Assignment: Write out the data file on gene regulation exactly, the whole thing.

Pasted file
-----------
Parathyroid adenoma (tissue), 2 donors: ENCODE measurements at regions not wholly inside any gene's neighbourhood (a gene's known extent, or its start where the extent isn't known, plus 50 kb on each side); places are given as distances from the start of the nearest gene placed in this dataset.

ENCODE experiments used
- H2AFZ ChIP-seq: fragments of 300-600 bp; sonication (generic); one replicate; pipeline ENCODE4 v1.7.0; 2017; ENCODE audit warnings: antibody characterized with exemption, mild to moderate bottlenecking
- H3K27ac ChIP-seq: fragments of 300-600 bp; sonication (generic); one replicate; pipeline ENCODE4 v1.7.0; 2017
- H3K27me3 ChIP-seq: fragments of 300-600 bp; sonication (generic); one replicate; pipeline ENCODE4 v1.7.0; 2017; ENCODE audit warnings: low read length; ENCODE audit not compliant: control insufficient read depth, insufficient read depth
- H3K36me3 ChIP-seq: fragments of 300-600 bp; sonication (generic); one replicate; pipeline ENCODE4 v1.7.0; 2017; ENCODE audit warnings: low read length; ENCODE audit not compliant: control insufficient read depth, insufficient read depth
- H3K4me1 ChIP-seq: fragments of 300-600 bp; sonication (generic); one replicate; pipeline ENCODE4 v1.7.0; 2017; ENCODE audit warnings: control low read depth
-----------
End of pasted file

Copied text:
Parathyroid adenoma (tissue), 2 donors: ENCODE measurements at regions not wholly inside any gene's neighbourhood (a gene's known extent, or its start where the extent isn't known, plus 50 kb on each side); places are given as distances from the start of the nearest gene placed in this dataset.

ENCODE experiments used
- H2AFZ ChIP-seq: fragments of 300-600 bp; sonication (generic); one replicate; pipeline ENCODE4 v1.7.0; 2017; ENCODE audit warnings: antibody characterized with exemption, mild to moderate bottlenecking
- H3K27ac ChIP-seq: fragments of 300-600 bp; sonication (generic); one replicate; pipeline ENCODE4 v1.7.0; 2017
- H3K27me3 ChIP-seq: fragments of 300-600 bp; sonication (generic); one replicate; pipeline ENCODE4 v1.7.0; 2017; ENCODE audit warnings: low read length; ENCODE audit not compliant: control insufficient read depth, insufficient read depth
- H3K36me3 ChIP-seq: fragments of 300-600 bp; sonication (generic); one replicate; pipeline ENCODE4 v1.7.0; 2017; ENCODE audit warnings: low read length; ENCODE audit not compliant: control insufficient read depth, insufficient read depth
- H3K4me1 ChIP-seq: fragments of 300-600 bp; sonication (generic); one replicate; pipeline ENCODE4 v1.7.0; 2017; ENCODE audit warnings: control low read depth